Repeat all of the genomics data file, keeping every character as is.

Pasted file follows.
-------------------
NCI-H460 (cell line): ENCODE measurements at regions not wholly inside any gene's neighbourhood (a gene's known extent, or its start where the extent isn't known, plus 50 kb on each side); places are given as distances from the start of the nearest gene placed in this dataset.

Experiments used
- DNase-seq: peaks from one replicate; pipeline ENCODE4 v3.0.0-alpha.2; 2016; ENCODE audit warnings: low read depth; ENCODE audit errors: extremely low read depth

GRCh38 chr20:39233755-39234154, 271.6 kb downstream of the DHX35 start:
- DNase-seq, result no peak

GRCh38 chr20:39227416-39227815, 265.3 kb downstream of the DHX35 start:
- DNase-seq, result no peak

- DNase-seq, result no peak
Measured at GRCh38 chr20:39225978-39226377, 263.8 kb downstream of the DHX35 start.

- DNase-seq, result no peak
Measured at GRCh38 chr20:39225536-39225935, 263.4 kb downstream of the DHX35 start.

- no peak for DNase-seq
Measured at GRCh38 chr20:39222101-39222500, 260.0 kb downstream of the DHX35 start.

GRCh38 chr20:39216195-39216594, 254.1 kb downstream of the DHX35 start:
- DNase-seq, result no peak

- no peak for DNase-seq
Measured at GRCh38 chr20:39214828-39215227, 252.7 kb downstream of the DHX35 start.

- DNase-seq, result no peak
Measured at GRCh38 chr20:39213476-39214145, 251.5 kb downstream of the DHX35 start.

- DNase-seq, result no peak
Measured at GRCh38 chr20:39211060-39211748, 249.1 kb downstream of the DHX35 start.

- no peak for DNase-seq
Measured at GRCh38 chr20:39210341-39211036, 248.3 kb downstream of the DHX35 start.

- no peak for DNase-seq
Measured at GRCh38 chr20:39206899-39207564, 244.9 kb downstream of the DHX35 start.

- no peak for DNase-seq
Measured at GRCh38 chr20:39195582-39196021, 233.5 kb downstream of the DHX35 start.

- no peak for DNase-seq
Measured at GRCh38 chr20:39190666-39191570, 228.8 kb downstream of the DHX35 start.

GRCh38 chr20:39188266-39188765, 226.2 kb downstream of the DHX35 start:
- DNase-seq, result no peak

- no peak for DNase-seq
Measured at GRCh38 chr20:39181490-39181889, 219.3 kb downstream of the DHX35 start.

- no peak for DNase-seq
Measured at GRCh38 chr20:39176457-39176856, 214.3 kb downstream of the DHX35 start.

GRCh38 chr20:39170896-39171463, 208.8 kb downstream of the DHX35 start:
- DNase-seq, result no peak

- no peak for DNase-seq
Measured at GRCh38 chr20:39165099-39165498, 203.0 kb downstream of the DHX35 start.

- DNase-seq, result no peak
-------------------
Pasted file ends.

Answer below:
NCI-H460 (cell line): ENCODE measurements at regions not wholly inside any gene's neighbourhood (a gene's known extent, or its start where the extent isn't known, plus 50 kb on each side); places are given as distances from the start of the nearest gene placed in this dataset.

Experiments used
- DNase-seq: peaks from one replicate; pipeline ENCODE4 v3.0.0-alpha.2; 2016; ENCODE audit warnings: low read depth; ENCODE audit errors: extremely low read depth

GRCh38 chr20:39233755-39234154, 271.6 kb downstream of the DHX35 start:
- DNase-seq, result no peak

GRCh38 chr20:39227416-39227815, 265.3 kb downstream of the DHX35 start:
- DNase-seq, result no peak

- DNase-seq, result no peak
Measured at GRCh38 chr20:39225978-39226377, 263.8 kb downstream of the DHX35 start.

- DNase-seq, result no peak
Measured at GRCh38 chr20:39225536-39225935, 263.4 kb downstream of the DHX35 start.

- no peak for DNase-seq
Measured at GRCh38 chr20:39222101-39222500, 260.0 kb downstream of the DHX35 start.

GRCh38 chr20:39216195-39216594, 254.1 kb downstream of the DHX35 start:
- DNase-seq, result no peak

- no peak for DNase-seq
Measured at GRCh38 chr20:39214828-39215227, 252.7 kb downstream of the DHX35 start.

- DNase-seq, result no peak
Measured at GRCh38 chr20:39213476-39214145, 251.5 kb downstream of the DHX35 start.

- DNase-seq, result no peak
Measured at GRCh38 chr20:39211060-39211748, 249.1 kb downstream of the DHX35 start.

- no peak for DNase-seq
Measured at GRCh38 chr20:39210341-39211036, 248.3 kb downstream of the DHX35 start.

- no peak for DNase-seq
Measured at GRCh38 chr20:39206899-39207564, 244.9 kb downstream of the DHX35 start.

- no peak for DNase-seq
Measured at GRCh38 chr20:39195582-39196021, 233.5 kb downstream of the DHX35 start.

- no peak for DNase-seq
Measured at GRCh38 chr20:39190666-39191570, 228.8 kb downstream of the DHX35 start.

GRCh38 chr20:39188266-39188765, 226.2 kb downstream of the DHX35 start:
- DNase-seq, result no peak

- no peak for DNase-seq
Measured at GRCh38 chr20:39181490-39181889, 219.3 kb downstream of the DHX35 start.

- no peak for DNase-seq
Measured at GRCh38 chr20:39176457-39176856, 214.3 kb downstream of the DHX35 start.

GRCh38 chr20:39170896-39171463, 208.8 kb downstream of the DHX35 start:
- DNase-seq, result no peak

- no peak for DNase-seq
Measured at GRCh38 chr20:39165099-39165498, 203.0 kb downstream of the DHX35 start.

- DNase-seq, result no peak